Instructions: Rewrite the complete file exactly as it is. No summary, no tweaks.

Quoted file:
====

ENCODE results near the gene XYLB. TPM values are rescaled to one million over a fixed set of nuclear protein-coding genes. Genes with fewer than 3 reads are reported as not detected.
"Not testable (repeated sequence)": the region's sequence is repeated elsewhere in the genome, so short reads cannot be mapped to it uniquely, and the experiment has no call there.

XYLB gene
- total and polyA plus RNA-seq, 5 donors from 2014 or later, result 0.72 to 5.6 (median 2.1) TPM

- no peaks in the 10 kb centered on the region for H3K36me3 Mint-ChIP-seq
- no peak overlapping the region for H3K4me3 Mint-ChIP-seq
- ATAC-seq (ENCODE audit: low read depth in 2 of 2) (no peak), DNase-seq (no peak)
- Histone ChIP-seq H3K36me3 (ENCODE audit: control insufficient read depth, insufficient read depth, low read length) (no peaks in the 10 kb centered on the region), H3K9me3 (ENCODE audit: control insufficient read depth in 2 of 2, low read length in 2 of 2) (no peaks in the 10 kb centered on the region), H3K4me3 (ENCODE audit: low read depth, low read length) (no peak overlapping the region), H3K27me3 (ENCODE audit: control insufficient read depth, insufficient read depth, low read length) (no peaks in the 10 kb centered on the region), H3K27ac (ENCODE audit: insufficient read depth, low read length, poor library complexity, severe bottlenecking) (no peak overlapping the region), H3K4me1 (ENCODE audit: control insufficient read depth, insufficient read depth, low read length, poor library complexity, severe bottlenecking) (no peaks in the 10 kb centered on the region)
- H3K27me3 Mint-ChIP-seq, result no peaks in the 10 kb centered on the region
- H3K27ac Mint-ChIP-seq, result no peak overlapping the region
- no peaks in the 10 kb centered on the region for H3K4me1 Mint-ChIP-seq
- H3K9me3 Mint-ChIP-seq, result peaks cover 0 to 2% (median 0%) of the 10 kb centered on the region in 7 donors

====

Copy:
ENCODE results near the gene XYLB. TPM values are rescaled to one million over a fixed set of nuclear protein-coding genes. Genes with fewer than 3 reads are reported as not detected.
"Not testable (repeated sequence)": the region's sequence is repeated elsewhere in the genome, so short reads cannot be mapped to it uniquely, and the experiment has no call there.

XYLB gene
- total and polyA plus RNA-seq, 5 donors from 2014 or later, result 0.72 to 5.6 (median 2.1) TPM

- no peaks in the 10 kb centered on the region for H3K36me3 Mint-ChIP-seq
- no peak overlapping the region for H3K4me3 Mint-ChIP-seq
- ATAC-seq (ENCODE audit: low read depth in 2 of 2) (no peak), DNase-seq (no peak)
- Histone ChIP-seq H3K36me3 (ENCODE audit: control insufficient read depth, insufficient read depth, low read length) (no peaks in the 10 kb centered on the region), H3K9me3 (ENCODE audit: control insufficient read depth in 2 of 2, low read length in 2 of 2) (no peaks in the 10 kb centered on the region), H3K4me3 (ENCODE audit: low read depth, low read length) (no peak overlapping the region), H3K27me3 (ENCODE audit: control insufficient read depth, insufficient read depth, low read length) (no peaks in the 10 kb centered on the region), H3K27ac (ENCODE audit: insufficient read depth, low read length, poor library complexity, severe bottlenecking) (no peak overlapping the region), H3K4me1 (ENCODE audit: control insufficient read depth, insufficient read depth, low read length, poor library complexity, severe bottlenecking) (no peaks in the 10 kb centered on the region)
- H3K27me3 Mint-ChIP-seq, result no peaks in the 10 kb centered on the region
- H3K27ac Mint-ChIP-seq, result no peak overlapping the region
- no peaks in the 10 kb centered on the region for H3K4me1 Mint-ChIP-seq
- H3K9me3 Mint-ChIP-seq, result peaks cover 0 to 2% (median 0%) of the 10 kb centered on the region in 7 donors